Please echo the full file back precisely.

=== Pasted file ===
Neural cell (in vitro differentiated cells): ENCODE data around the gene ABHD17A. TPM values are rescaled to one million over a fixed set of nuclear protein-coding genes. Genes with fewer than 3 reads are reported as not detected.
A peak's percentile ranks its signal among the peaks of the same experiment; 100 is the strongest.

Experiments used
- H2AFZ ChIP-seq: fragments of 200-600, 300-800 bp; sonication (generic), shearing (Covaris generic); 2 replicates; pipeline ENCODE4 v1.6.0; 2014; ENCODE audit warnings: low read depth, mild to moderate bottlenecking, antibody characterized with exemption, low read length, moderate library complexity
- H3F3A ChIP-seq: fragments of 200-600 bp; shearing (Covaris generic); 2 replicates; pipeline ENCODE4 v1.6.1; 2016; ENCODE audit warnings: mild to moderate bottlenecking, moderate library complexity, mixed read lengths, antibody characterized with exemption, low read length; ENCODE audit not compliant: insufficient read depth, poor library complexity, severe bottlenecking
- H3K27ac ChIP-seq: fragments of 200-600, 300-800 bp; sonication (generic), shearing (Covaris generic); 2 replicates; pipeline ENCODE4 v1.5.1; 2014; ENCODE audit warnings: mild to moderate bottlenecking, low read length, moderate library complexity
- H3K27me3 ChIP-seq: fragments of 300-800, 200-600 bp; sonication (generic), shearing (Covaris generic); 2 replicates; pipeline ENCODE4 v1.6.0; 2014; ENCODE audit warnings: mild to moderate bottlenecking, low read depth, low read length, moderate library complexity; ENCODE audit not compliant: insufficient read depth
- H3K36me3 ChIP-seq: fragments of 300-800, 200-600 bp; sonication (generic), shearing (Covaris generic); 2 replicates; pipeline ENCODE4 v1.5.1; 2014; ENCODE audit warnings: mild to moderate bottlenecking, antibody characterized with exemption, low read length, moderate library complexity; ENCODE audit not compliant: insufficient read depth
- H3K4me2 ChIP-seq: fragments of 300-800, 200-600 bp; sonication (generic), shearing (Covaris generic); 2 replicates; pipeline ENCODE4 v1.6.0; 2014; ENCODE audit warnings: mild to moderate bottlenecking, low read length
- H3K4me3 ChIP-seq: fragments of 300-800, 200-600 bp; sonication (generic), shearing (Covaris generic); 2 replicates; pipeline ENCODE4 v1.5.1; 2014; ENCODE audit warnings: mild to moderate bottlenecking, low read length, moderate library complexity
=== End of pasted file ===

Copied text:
Neural cell (in vitro differentiated cells): ENCODE data around the gene ABHD17A. TPM values are rescaled to one million over a fixed set of nuclear protein-coding genes. Genes with fewer than 3 reads are reported as not detected.
A peak's percentile ranks its signal among the peaks of the same experiment; 100 is the strongest.

Experiments used
- H2AFZ ChIP-seq: fragments of 200-600, 300-800 bp; sonication (generic), shearing (Covaris generic); 2 replicates; pipeline ENCODE4 v1.6.0; 2014; ENCODE audit warnings: low read depth, mild to moderate bottlenecking, antibody characterized with exemption, low read length, moderate library complexity
- H3F3A ChIP-seq: fragments of 200-600 bp; shearing (Covaris generic); 2 replicates; pipeline ENCODE4 v1.6.1; 2016; ENCODE audit warnings: mild to moderate bottlenecking, moderate library complexity, mixed read lengths, antibody characterized with exemption, low read length; ENCODE audit not compliant: insufficient read depth, poor library complexity, severe bottlenecking
- H3K27ac ChIP-seq: fragments of 200-600, 300-800 bp; sonication (generic), shearing (Covaris generic); 2 replicates; pipeline ENCODE4 v1.5.1; 2014; ENCODE audit warnings: mild to moderate bottlenecking, low read length, moderate library complexity
- H3K27me3 ChIP-seq: fragments of 300-800, 200-600 bp; sonication (generic), shearing (Covaris generic); 2 replicates; pipeline ENCODE4 v1.6.0; 2014; ENCODE audit warnings: mild to moderate bottlenecking, low read depth, low read length, moderate library complexity; ENCODE audit not compliant: insufficient read depth
- H3K36me3 ChIP-seq: fragments of 300-800, 200-600 bp; sonication (generic), shearing (Covaris generic); 2 replicates; pipeline ENCODE4 v1.5.1; 2014; ENCODE audit warnings: mild to moderate bottlenecking, antibody characterized with exemption, low read length, moderate library complexity; ENCODE audit not compliant: insufficient read depth
- H3K4me2 ChIP-seq: fragments of 300-800, 200-600 bp; sonication (generic), shearing (Covaris generic); 2 replicates; pipeline ENCODE4 v1.6.0; 2014; ENCODE audit warnings: mild to moderate bottlenecking, low read length
- H3K4me3 ChIP-seq: fragments of 300-800, 200-600 bp; sonication (generic), shearing (Covaris generic); 2 replicates; pipeline ENCODE4 v1.5.1; 2014; ENCODE audit warnings: mild to moderate bottlenecking, low read length, moderate library complexity